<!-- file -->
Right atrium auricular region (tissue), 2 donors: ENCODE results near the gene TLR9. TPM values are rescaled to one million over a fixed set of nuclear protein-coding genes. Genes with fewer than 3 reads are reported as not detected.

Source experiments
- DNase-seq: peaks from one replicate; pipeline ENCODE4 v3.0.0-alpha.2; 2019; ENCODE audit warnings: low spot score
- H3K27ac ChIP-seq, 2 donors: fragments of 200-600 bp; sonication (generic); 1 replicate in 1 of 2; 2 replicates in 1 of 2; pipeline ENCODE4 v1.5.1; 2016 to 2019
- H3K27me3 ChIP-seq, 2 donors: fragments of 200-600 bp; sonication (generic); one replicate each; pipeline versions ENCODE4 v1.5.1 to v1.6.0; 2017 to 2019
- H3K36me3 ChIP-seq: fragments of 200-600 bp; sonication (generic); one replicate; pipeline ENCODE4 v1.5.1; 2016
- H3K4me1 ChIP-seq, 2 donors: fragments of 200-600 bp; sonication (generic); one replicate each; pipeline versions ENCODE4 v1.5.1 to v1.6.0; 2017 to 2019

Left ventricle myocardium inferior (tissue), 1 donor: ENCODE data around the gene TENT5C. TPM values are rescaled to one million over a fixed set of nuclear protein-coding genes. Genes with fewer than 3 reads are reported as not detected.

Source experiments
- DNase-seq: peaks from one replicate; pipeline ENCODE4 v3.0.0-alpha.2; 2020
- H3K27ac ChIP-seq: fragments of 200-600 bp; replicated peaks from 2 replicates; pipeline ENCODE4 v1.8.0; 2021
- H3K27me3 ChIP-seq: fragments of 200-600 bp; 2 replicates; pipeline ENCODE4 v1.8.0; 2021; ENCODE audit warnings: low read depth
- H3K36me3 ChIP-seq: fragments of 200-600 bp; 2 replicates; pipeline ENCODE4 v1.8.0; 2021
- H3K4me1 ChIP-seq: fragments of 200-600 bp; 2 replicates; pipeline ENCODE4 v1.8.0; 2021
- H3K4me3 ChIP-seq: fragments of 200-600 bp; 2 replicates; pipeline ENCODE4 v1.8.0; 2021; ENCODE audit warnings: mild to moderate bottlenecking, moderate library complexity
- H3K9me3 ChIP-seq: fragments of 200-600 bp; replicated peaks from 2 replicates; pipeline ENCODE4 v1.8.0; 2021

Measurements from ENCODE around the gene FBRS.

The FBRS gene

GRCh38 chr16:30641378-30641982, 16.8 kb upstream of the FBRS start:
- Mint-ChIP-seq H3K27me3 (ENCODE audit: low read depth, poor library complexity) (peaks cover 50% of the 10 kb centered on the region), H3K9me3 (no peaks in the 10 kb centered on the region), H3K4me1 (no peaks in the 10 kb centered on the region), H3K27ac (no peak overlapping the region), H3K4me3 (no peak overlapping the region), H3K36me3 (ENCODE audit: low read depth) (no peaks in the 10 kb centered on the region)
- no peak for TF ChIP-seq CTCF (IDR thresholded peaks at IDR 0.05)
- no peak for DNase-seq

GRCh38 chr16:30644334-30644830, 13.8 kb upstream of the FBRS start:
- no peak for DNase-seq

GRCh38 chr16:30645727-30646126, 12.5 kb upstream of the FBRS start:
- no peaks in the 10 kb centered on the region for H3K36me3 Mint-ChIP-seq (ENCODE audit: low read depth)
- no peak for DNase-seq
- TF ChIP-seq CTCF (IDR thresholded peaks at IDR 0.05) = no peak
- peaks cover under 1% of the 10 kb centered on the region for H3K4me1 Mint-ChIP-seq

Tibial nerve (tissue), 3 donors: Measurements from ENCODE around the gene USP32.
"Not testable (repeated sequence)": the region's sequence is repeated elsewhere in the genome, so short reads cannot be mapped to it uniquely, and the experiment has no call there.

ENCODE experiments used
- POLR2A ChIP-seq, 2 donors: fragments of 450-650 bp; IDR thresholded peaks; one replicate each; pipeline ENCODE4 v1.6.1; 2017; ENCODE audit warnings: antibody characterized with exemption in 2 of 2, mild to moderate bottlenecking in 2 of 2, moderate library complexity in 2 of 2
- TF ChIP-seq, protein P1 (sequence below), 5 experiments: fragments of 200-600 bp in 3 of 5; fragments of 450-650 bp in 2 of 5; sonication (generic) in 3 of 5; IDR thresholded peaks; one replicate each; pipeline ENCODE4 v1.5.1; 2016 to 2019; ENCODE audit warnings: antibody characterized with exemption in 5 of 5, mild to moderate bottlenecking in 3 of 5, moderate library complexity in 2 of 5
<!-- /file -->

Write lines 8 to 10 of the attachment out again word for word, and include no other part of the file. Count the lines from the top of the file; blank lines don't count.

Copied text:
Left ventricle myocardium inferior (tissue), 1 donor: ENCODE data around the gene TENT5C. TPM values are rescaled to one million over a fixed set of nuclear protein-coding genes. Genes with fewer than 3 reads are reported as not detected.

Source experiments
- DNase-seq: peaks from one replicate; pipeline ENCODE4 v3.0.0-alpha.2; 2020